Working at a start-up is challenging. Because of the limited resources and time, I have to play around the design process to fit the needs. One biggest challenge is limited user access: sometimes, I can't access the user for initial interviews; sometimes, we can't schedule the usability testing on time. But those challenges never stop me from getting the design right.
Currently, we offer eight different kinds of tests in the Testing App, and they are located on different pages. Because of that, nurses have to manually navigate from one place to another to administer multiple tests to patients. This poor workflow leads to two problems:
It is inconvenient and time-consuming;
It is difficult for clinical customers to discover all available tests, which leads to a lower test-adoption rate and affects our revenue;
Nurses can access tests from these two pages
We introduced the concept of Protocol, which means a set of BrainCheck tests.
A feature to allow clinical customers to create a protocol.
A feature to allow clinical customers to administer protocols to patients.
Nancy - Nurse
Age: 35, works full-time
Nancy administers BrainCheck tests to patients following by doctor's requests. She usually doesn't explain test results to the patients, she just shares the reports to the doctor. She wears multiple hats in the practice. She likes simple repeatable procedures.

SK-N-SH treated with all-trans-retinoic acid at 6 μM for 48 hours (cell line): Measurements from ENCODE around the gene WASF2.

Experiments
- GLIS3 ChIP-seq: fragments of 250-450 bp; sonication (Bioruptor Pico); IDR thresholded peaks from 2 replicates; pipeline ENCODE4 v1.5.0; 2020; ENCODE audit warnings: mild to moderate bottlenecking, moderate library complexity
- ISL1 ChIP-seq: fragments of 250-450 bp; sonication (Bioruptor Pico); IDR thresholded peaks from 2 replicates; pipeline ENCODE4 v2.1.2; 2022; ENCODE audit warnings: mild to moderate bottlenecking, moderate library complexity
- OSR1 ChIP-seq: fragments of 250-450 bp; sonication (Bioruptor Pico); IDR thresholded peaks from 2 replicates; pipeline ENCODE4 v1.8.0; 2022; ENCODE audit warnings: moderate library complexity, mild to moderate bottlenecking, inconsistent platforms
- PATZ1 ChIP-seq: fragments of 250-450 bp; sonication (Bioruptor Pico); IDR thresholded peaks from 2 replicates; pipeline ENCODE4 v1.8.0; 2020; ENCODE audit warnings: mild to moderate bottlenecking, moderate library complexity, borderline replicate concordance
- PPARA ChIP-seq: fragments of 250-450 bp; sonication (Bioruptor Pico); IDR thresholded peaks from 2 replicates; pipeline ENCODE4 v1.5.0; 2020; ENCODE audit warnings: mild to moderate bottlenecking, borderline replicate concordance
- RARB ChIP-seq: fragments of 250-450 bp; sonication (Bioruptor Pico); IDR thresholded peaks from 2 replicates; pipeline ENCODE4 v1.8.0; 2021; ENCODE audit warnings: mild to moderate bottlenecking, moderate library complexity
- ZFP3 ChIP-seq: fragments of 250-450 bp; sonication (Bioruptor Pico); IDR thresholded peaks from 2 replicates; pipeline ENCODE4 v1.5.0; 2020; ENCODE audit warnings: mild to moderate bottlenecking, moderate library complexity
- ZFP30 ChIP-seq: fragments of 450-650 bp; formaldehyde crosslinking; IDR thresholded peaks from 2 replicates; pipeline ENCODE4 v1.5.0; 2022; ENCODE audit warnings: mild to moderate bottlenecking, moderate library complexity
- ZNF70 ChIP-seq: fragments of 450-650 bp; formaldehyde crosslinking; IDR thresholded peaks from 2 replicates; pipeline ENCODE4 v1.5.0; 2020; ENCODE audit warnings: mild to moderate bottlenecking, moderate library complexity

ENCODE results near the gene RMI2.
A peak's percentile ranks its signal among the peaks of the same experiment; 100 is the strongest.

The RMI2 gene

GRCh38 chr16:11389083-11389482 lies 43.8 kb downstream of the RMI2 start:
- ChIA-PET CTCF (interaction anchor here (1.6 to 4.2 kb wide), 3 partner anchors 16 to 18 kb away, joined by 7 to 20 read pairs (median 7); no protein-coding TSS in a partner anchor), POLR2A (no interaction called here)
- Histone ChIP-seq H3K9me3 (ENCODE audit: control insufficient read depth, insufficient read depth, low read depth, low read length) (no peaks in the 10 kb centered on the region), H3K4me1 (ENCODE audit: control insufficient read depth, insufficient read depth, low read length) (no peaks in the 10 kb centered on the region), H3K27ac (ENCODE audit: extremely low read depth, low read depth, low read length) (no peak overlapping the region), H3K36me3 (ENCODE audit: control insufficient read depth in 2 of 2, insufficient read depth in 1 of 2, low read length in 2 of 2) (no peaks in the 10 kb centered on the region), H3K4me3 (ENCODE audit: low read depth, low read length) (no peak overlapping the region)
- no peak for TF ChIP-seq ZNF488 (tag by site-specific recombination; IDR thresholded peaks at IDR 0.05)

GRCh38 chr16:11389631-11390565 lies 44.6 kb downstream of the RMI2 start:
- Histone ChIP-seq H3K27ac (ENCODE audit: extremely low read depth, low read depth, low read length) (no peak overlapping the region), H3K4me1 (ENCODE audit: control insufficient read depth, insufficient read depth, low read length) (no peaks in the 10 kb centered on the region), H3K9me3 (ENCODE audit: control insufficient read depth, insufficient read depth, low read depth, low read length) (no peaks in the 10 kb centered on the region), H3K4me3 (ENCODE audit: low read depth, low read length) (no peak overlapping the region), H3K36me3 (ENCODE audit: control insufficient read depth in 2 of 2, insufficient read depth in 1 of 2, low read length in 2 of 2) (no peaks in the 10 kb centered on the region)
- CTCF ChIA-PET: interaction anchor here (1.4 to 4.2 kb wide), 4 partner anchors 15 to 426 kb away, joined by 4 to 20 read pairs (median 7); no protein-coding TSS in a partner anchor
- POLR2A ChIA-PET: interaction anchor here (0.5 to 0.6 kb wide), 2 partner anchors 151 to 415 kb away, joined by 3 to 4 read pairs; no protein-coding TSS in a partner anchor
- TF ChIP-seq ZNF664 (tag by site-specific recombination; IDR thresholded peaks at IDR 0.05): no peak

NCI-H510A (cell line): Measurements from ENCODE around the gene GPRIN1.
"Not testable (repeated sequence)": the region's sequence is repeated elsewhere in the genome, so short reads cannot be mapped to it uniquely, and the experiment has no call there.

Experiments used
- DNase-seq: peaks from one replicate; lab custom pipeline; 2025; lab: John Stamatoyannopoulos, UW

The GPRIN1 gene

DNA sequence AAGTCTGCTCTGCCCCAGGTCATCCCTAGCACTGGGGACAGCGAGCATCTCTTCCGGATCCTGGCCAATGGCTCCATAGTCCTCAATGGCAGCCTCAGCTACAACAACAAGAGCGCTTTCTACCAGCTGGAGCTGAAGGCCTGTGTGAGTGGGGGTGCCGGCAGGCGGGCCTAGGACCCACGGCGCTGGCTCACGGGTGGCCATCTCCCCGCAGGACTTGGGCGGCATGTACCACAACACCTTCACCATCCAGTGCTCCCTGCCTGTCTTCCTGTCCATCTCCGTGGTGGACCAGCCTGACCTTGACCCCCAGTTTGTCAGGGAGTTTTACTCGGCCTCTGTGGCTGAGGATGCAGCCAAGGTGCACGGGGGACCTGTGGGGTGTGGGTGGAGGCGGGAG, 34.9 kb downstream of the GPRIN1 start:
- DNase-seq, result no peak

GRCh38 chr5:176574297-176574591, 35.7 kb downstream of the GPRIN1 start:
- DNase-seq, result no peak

Administer the right tests to the right patient;
Get all the patients out on time today;
How might we help nurse create a protocol in a simple and fast way, so that she can administer more tests to more patients?
Inspired by the online shopping cart design. I came up with the concept that aims to allow nurses to quickly browse, select, and confirm the tests they want.
A divided screen that allows nurses to browse and select the available tests on the left side, while seeing a real-time detailed summary on the right side.
Then I walked through the wireframe with the PM to make sure if I'm on the right path.
Walking through the concept with the PM led me to another round of iteration, which mainly focused on UI details, contents, interactions, and the user flow.
A iteration snapshot
1. Browse and Select
Giving enough information, such as test title and test description, on the left side will help nurses quickly located the tests they want. However, we assumed most nurses are familiar with those cognitive tests pretty well, except the Standard Battery and Extended Battery - the tests that only offered by BrainCheck. Therefore, we decided to hide most tests' descriptions, except the Standard Battery and Extended Battery, to minimize the unnecessary page scrolling.
2. Protocol Summary
To provide more flexibility, the selected tests are displayed in a card style on the right side, which allows nurses to change the test order if needed. From persona, I learned time is critical for nurses, so knowing the total duration will help them better manage their time.
By mapping out the user journey, we were able to identify the biggest pain points in the current workflow.